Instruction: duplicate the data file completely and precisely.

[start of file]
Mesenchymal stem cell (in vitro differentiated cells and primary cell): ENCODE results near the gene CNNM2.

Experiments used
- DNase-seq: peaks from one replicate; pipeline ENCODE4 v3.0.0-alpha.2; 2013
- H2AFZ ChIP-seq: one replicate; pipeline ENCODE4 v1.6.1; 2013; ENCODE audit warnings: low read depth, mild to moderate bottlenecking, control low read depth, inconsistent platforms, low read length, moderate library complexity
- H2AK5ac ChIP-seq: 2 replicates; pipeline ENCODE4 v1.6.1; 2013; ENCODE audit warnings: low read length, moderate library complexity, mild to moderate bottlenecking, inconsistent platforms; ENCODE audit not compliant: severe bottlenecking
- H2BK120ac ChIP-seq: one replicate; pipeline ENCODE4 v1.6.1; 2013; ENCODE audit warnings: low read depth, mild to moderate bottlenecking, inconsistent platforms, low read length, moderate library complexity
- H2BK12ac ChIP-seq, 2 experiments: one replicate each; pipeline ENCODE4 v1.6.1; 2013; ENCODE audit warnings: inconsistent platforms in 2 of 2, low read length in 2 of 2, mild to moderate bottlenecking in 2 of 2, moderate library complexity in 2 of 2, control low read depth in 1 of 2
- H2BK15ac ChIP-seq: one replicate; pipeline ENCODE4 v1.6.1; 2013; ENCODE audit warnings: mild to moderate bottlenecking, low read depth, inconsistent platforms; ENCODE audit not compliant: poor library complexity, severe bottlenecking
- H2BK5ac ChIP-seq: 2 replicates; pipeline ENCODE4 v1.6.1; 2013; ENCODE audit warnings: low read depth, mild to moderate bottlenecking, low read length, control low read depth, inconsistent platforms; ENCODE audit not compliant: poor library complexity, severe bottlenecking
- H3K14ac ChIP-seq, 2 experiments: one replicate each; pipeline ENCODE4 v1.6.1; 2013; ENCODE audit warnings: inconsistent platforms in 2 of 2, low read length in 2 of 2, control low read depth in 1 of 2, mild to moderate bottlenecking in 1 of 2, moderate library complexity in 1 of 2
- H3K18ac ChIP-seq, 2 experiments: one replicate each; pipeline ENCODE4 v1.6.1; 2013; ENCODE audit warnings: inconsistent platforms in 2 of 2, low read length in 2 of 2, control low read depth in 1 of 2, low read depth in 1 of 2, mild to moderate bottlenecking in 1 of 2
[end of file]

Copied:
Mesenchymal stem cell (in vitro differentiated cells and primary cell): ENCODE results near the gene CNNM2.

Experiments used
- DNase-seq: peaks from one replicate; pipeline ENCODE4 v3.0.0-alpha.2; 2013
- H2AFZ ChIP-seq: one replicate; pipeline ENCODE4 v1.6.1; 2013; ENCODE audit warnings: low read depth, mild to moderate bottlenecking, control low read depth, inconsistent platforms, low read length, moderate library complexity
- H2AK5ac ChIP-seq: 2 replicates; pipeline ENCODE4 v1.6.1; 2013; ENCODE audit warnings: low read length, moderate library complexity, mild to moderate bottlenecking, inconsistent platforms; ENCODE audit not compliant: severe bottlenecking
- H2BK120ac ChIP-seq: one replicate; pipeline ENCODE4 v1.6.1; 2013; ENCODE audit warnings: low read depth, mild to moderate bottlenecking, inconsistent platforms, low read length, moderate library complexity
- H2BK12ac ChIP-seq, 2 experiments: one replicate each; pipeline ENCODE4 v1.6.1; 2013; ENCODE audit warnings: inconsistent platforms in 2 of 2, low read length in 2 of 2, mild to moderate bottlenecking in 2 of 2, moderate library complexity in 2 of 2, control low read depth in 1 of 2
- H2BK15ac ChIP-seq: one replicate; pipeline ENCODE4 v1.6.1; 2013; ENCODE audit warnings: mild to moderate bottlenecking, low read depth, inconsistent platforms; ENCODE audit not compliant: poor library complexity, severe bottlenecking
- H2BK5ac ChIP-seq: 2 replicates; pipeline ENCODE4 v1.6.1; 2013; ENCODE audit warnings: low read depth, mild to moderate bottlenecking, low read length, control low read depth, inconsistent platforms; ENCODE audit not compliant: poor library complexity, severe bottlenecking
- H3K14ac ChIP-seq, 2 experiments: one replicate each; pipeline ENCODE4 v1.6.1; 2013; ENCODE audit warnings: inconsistent platforms in 2 of 2, low read length in 2 of 2, control low read depth in 1 of 2, mild to moderate bottlenecking in 1 of 2, moderate library complexity in 1 of 2
- H3K18ac ChIP-seq, 2 experiments: one replicate each; pipeline ENCODE4 v1.6.1; 2013; ENCODE audit warnings: inconsistent platforms in 2 of 2, low read length in 2 of 2, control low read depth in 1 of 2, low read depth in 1 of 2, mild to moderate bottlenecking in 1 of 2